Communication, interaction and cohesion are the keywords behind the design choices of the New Department of Human Sciences of Lausanne. From the beginning we imagined not a simple building but a stimulating, sustainable and open place.
Openness and connection are at the heart of our design: opening towards the Internef, Extranef and Anthropole buildings in order to promote and strengthen the connection and identity of the faculties concerned. The NDHS lives in the middle of nature, with and for it: the forest, the extension towards the lake and the plain make the building’s layout stand out while perfectly integrating it with the surrounding nature.
Location Lausanne, Switzerland
Designing for people and their comfort. Working thoroughly on the analysis of the space and the optimal position of the new building through bioclimatic and urban planning studies of the area was an essential part of the design process. Wind and light are building materials in this project. The positioning of the building in the northern part of the intervention perimeter allows you to take advantage of the prevailing summer winds from the west, channeling this energy inside the full-height atrium, creating a space that is completely free of air conditioning and highly efficient.
In order to minimize the effect of the prevailing winter winds coming from the North-East, the excavation ground was designed to create a green hill with tall shrubs that protect the building and the space facing it from the noise produced by the nearby Lausanne-Geneva motorway. Through the study of light and shadows, it was also verified that the shape and positioning had a reduced impact on the neighboring buildings so as not to create shadows on them.
The building takes inspiration from the natural and linear shapes of the nearby Dorigny forest
Its location and small footprint also ensure the fluidity of public spaces and continuity of paths during the future development of the East campus. The outdoor spaces are real meeting and interaction places on the campus. The pedestrian paths easily and organically connect all the buildings through different types of landscape, such as the large squares with permeable paving equipped to allow comparison and dialogue between students outside the buildings. To the west, large terraces welcome the wide meadows that leaf through and cross the building, harmoniously reconnecting with the landscape to the east.
Embraced by green hills, the flat area of the gardens is a place of learning and recreation for students and a resource of fresh products for the adjacent campus canteen. The driveways and parking areas for bicycles and motor vehicles have been located around the perimeter of the intervention area, in order to preserve and implement pedestrian well-being and accessibility. Tree species favor native species, with a balance between broad-leaved trees and conifers, able to guarantee a climatic well-being of outdoor spaces both in summer and in winter.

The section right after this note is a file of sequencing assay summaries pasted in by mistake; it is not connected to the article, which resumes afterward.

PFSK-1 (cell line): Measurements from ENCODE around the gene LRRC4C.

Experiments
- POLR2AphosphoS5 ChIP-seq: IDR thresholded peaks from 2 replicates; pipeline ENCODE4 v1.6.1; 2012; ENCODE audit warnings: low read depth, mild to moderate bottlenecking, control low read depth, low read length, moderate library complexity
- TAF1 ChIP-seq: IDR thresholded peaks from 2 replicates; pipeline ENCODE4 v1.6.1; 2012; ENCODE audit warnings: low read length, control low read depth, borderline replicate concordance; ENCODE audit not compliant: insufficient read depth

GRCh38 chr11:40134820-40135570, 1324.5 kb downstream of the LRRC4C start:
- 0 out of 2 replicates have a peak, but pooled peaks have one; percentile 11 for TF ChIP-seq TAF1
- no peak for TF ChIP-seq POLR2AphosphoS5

The building takes inspiration from the natural and linear shapes of the nearby Dorigny forest. A shower of thin and scattered columns and the light that passes through them, recreate the spell of a space that can be crossed as much as it is protected from the surrounding noises. The diaphanous volume opens up to the surrounding landscape while the sloping green planes express openness and accessibility for all. Taking advantage of the unevenness of the intervention area, sloping green planes leaf through each other, designing a public space where it is pleasant to study, work and relax.
A space for relationship, sharing and meeting that unites the faculties and creates a place of identity for the UNIL Campus. Below these green floors, the spaces dedicated to the conference rooms, the foyer and the full-height entrance hall are hidden. Entering the 32-meter high hall, the openness, transparency and lightness of the rain of slender white columns shielding the large side staircase, contrast with the robustness and materiality of the exposed concrete service / elevator block that stands out up to the large glazed skylight. Between them, light, transparency and external / internal permeability will welcome students, staff and visitors to the building as they enter.
Comfort is probably the most important factor for people’s health and well-being, and all the materials present in a building’s interior have an impact on the comfort of the occupants.
In order to preserve the landscape and allow future developments of the Campus towards the East, the footprint of the building is reduced to a minimum. Above the green inclined planes, the main volume stands out, characterized by a forest of columns that shield, like tree branches, a highly glazed architecture performing and reflecting the continuous mutations of the surrounding landscape. The new building becomes a natural part of a set of autonomous buildings but connected by the large public space of exchange and cohesion. In this way, an open connection was created between the buildings of the Campus, the city and the users of the new building. The transparency that characterizes the architecture continues in the interiors, where as many possible functions are visually connected. The ground floor was designed as a lively meeting place that mediates the transition between the built space and the natural external environment.